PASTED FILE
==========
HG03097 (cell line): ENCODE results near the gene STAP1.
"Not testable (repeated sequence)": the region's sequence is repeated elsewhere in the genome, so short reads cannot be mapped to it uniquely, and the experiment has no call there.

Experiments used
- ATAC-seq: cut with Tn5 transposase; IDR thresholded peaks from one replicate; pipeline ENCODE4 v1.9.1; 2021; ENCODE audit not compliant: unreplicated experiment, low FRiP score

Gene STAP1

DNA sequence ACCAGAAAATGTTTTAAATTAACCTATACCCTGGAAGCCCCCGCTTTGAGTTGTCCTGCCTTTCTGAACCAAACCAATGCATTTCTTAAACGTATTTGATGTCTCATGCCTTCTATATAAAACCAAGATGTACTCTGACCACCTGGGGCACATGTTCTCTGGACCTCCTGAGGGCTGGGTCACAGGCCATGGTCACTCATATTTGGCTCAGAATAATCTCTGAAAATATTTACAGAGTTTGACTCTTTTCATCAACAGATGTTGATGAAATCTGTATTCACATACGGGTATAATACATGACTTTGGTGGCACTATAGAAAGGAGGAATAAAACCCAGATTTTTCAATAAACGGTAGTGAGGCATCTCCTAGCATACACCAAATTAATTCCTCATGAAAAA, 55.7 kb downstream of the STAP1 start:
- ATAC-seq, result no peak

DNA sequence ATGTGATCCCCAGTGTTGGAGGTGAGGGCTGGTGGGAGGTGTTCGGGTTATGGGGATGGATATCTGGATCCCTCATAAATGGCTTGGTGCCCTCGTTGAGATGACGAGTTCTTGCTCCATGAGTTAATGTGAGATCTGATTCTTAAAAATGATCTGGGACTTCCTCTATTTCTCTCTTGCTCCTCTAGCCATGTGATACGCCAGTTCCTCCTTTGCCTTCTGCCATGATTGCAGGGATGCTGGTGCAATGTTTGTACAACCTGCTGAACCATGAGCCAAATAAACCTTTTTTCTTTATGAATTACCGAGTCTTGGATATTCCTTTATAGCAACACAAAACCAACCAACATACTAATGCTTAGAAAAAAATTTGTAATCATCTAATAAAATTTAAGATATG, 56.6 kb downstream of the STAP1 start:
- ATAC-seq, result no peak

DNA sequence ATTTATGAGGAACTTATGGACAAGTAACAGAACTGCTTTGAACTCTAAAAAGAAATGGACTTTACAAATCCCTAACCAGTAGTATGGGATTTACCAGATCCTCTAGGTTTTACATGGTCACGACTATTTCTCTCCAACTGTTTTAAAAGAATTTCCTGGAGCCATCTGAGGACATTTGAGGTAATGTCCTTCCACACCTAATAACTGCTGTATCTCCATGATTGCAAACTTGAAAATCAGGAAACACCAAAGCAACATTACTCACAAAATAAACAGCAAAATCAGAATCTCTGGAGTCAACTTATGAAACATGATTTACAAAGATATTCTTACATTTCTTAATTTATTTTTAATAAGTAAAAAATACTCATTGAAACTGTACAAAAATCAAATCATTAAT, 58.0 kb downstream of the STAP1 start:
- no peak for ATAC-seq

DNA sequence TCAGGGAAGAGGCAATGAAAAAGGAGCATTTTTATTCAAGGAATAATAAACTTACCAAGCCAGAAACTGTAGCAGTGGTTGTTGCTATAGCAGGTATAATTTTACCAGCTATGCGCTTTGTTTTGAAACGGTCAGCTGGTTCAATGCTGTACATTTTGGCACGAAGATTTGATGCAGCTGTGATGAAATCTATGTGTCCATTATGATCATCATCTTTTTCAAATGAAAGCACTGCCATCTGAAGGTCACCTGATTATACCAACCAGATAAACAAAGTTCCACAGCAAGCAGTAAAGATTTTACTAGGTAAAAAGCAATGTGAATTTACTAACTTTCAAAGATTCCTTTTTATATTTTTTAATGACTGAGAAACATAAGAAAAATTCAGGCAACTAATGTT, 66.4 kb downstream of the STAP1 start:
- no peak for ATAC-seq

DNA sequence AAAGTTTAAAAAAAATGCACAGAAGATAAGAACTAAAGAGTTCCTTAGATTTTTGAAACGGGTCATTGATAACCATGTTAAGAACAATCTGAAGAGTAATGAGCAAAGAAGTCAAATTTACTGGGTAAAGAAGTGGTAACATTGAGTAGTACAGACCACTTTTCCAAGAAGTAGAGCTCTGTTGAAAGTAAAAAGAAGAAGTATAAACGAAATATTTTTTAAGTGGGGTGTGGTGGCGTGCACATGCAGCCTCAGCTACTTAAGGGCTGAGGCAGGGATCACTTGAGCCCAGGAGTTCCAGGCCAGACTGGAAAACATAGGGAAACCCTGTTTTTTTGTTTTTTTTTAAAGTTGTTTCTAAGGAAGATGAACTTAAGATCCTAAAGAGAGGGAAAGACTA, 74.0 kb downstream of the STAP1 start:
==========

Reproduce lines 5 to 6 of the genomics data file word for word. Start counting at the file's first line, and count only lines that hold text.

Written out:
Gene STAP1

DNA sequence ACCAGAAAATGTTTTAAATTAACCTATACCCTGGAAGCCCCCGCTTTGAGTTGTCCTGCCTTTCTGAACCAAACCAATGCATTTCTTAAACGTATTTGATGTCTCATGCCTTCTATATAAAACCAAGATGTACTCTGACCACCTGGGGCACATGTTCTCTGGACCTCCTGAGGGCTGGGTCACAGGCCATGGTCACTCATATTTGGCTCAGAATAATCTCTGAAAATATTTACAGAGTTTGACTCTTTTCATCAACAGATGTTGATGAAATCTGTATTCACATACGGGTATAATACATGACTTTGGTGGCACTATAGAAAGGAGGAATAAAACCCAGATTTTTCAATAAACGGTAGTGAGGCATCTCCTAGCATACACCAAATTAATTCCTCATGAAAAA, 55.7 kb downstream of the STAP1 start: